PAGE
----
I opened my inbox and as usual there were about ten new messages. I scanned them quickly, my heart leaping when I saw the one with the title, Re: Your Job Application. I clicked it several times, but that did not seem to speed up the download speed on our very slow dial up connection. Finally it opened and my eyes skimmed over the words. I let out a long sigh when I refocused on the phrase, ‘unfortunately your application was unsuccessful. . . ‘
Not again! This scene had repeated itself five times within one month and I was tired of it, either that or the employer just neglected to reply to you. It seemed that work in our small town was hard to come by; too many people needing too few jobs. Even the application I had sent into the fast food outlet that had advertised vacancies had failed.
It was with this frustration that I set off walking down the main street, in my high heels, flowing black skirt and crisp white shirt. Perhaps if I looked the part, I could find a waitress job at one of the two Chinese Restaurants in our town. Flicking aside the whispered, ‘Don’t do it,’ with the thought that it was just me, I pushed open the door to first restaurant. No vacancies. I walked further along the block and into the second stop.
The gaze of gilded dragons on totem poles met mine as I strode towards the front counter where two laughing girls waited for customers. Yes, they always needed new girls; the manager would chat to her husband and call back. Impatiently I waited a few days and then dropped back in. Did I have any bar experience? No, but surely I could get my certificate and would be fine.
A few days later my mobile shrilled; it was either an emergency or a new job, no one else ever rang me. I hoped it was the latter and when I hung up, I shouted exultantly that I had finally found employment.
The night came that I should work and it was flooding. There was no way I could either navigate our pea-soup like dirt road, or through the seven gushing causeways between our place and town in my little red car. Dad decided he would take me in our 4WD and wait for my shift to finish.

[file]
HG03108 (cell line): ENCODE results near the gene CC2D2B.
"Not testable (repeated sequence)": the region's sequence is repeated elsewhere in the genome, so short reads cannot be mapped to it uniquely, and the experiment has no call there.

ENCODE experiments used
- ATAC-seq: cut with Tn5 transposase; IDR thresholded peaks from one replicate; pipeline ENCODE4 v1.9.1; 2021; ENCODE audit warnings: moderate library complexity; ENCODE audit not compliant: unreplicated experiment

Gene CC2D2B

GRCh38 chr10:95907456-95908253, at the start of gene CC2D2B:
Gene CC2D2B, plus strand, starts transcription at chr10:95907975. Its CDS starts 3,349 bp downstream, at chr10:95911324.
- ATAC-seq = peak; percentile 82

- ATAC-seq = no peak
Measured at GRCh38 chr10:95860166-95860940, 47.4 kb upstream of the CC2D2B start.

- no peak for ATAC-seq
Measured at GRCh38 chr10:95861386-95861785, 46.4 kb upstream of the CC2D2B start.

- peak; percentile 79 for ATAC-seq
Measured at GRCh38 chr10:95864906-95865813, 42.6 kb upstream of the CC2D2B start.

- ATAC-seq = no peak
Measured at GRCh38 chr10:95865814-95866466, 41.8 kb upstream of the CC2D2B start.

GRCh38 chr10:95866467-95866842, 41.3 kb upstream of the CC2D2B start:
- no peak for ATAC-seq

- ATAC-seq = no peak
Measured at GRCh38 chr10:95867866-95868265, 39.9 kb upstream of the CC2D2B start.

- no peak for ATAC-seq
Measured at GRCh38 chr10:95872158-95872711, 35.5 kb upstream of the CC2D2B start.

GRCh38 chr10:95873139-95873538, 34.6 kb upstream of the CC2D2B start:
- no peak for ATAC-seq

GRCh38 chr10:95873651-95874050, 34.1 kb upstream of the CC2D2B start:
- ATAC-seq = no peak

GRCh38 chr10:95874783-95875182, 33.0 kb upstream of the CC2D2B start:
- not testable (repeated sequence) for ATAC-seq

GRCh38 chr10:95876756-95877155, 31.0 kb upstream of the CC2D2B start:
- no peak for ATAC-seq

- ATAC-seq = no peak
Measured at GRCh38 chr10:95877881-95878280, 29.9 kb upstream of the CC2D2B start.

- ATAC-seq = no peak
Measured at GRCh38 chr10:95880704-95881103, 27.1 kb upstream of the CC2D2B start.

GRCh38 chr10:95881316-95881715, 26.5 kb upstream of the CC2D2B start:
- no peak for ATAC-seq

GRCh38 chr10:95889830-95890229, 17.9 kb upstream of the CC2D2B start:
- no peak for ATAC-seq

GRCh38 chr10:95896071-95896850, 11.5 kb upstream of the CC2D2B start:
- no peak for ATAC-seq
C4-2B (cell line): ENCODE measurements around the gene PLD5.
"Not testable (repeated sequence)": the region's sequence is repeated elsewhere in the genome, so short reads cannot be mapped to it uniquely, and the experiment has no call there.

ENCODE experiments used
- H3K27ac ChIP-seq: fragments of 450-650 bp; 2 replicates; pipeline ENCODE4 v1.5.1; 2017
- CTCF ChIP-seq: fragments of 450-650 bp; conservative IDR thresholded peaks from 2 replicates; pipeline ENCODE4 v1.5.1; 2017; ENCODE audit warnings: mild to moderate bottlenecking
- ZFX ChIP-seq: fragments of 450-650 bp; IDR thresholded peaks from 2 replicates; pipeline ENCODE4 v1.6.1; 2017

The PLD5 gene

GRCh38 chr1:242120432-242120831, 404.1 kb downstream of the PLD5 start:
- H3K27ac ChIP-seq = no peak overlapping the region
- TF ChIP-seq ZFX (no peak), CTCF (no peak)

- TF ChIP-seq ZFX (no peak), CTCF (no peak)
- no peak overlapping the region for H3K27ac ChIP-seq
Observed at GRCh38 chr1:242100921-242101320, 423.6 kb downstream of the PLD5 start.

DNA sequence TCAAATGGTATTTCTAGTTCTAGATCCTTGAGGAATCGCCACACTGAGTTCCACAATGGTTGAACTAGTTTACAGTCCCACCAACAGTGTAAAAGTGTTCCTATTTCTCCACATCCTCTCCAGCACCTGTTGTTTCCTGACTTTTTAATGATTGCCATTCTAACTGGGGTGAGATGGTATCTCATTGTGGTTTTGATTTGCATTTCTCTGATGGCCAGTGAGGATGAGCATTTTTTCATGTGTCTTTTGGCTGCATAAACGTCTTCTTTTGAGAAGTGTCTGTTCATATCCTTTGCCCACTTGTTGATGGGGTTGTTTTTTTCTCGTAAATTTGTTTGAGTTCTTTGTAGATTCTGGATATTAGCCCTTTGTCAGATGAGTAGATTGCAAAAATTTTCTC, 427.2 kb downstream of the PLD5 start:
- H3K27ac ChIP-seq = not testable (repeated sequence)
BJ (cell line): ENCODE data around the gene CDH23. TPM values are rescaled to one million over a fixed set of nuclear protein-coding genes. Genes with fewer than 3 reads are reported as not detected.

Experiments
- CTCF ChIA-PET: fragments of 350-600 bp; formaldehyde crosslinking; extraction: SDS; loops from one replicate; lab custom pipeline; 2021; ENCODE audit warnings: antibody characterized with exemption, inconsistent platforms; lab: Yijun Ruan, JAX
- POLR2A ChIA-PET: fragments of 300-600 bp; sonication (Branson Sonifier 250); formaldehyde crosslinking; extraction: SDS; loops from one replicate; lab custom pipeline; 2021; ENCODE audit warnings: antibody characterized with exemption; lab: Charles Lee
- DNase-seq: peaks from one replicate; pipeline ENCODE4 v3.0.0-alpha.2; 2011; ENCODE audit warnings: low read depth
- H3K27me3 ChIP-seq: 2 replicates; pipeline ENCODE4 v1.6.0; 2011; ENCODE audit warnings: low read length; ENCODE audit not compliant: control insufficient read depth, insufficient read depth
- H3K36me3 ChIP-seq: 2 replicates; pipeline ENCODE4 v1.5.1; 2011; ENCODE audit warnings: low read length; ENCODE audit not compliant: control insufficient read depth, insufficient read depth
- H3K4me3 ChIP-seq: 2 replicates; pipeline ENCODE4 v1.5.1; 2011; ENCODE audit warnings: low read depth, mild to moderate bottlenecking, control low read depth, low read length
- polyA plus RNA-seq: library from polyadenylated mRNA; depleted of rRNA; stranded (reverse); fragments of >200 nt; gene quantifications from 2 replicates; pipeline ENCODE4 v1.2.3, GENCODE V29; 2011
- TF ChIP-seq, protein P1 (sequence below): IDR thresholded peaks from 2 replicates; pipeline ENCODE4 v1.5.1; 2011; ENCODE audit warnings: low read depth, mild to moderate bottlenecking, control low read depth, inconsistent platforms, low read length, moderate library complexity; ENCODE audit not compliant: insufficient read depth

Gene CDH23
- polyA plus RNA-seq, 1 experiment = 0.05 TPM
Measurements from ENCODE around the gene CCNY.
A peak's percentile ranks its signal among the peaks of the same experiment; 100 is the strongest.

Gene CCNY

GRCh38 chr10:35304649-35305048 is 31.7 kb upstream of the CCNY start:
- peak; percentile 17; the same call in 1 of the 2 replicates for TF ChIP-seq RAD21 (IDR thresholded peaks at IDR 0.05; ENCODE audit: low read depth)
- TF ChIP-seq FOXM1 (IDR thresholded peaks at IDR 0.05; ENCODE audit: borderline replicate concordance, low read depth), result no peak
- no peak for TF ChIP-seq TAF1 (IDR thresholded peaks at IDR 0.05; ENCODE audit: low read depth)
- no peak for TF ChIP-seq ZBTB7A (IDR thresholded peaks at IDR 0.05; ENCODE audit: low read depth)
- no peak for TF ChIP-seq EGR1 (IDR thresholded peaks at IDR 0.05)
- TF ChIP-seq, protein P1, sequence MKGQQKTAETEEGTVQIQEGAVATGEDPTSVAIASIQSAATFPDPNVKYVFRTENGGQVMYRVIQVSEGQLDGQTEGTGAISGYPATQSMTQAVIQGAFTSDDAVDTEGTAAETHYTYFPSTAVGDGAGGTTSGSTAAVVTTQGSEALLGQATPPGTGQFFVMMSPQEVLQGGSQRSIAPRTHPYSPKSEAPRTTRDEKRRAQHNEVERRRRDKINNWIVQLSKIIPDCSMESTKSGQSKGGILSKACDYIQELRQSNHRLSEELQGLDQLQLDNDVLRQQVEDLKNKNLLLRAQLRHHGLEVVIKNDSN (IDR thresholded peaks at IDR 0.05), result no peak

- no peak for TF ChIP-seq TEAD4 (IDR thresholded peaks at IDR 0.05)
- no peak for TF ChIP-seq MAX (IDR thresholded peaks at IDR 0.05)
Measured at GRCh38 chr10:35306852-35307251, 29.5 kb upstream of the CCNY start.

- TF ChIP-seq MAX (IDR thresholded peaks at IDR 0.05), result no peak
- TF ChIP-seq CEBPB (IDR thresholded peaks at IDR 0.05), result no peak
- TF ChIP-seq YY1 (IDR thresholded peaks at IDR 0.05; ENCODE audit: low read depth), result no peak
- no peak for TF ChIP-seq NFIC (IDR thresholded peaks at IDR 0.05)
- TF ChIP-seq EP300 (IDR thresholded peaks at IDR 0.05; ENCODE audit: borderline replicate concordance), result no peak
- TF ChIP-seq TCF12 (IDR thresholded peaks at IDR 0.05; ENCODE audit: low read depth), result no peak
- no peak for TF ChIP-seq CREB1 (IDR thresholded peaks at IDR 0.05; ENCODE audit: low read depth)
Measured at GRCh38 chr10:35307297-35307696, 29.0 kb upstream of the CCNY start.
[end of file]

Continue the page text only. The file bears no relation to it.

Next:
As I prepared to go in, he prayed that any forces of evil would leave me alone, and it worked, as crazy as it was for my first night, I had fun and did not have to work much in the bar. I worked an hour overtime and scored two more shifts for the next week.
This time Dad was away and so I drove in myself. That was fine, I was a big girl and I could handle the slowly drying roads. I walked in, the busyness engulfed me and I was soon caught up in confusion and frustration, even spilling a glass of wine on myself, narrowly missing the customer. The influence of the dragon had not been discerned. The scene repeated itself the next night except for spilling the wine, instead I made and delivered the drinks wrong and I found that I hated working in the bar. I was told that unless I improved I would be fired.
This was a new scenario for me; everywhere else I had volunteered or worked, my performance had been so good I had been given extra shifts and asked to help those who weren’t quite up to par.
My next few shifts came and went with great frustration till I found myself hating my new job. As I prepared to drive in on Saturday night, I asked Dad to pray and in that instance, the spirit of the dragon was discerned, bound and rendered ineffective to cause me any more torment and my night was almost fun.
“And I will give you the keys of the kingdom of heaven, and whatever you bind on earth will be bound in heaven, and whatever you loose on earth will be loosed in heaven.” Matthew 16:19 NKJV
The discerning of spirits: 1 Cor 12:10 NKJV
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